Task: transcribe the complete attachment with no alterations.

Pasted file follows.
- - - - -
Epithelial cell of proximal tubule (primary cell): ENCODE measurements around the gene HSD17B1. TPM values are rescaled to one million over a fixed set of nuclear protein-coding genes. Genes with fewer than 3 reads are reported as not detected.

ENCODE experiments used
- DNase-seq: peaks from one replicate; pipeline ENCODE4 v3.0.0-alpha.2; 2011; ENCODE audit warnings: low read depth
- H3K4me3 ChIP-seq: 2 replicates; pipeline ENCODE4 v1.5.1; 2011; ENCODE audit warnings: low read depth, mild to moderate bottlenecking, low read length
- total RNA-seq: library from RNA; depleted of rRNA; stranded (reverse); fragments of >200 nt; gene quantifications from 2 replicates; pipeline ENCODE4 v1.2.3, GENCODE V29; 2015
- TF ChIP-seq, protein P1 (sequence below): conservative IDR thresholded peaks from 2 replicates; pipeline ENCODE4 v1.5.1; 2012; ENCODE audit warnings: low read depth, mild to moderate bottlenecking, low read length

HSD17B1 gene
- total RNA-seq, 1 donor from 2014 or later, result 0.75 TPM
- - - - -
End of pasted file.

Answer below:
Epithelial cell of proximal tubule (primary cell): ENCODE measurements around the gene HSD17B1. TPM values are rescaled to one million over a fixed set of nuclear protein-coding genes. Genes with fewer than 3 reads are reported as not detected.

ENCODE experiments used
- DNase-seq: peaks from one replicate; pipeline ENCODE4 v3.0.0-alpha.2; 2011; ENCODE audit warnings: low read depth
- H3K4me3 ChIP-seq: 2 replicates; pipeline ENCODE4 v1.5.1; 2011; ENCODE audit warnings: low read depth, mild to moderate bottlenecking, low read length
- total RNA-seq: library from RNA; depleted of rRNA; stranded (reverse); fragments of >200 nt; gene quantifications from 2 replicates; pipeline ENCODE4 v1.2.3, GENCODE V29; 2015
- TF ChIP-seq, protein P1 (sequence below): conservative IDR thresholded peaks from 2 replicates; pipeline ENCODE4 v1.5.1; 2012; ENCODE audit warnings: low read depth, mild to moderate bottlenecking, low read length

HSD17B1 gene
- total RNA-seq, 1 donor from 2014 or later, result 0.75 TPM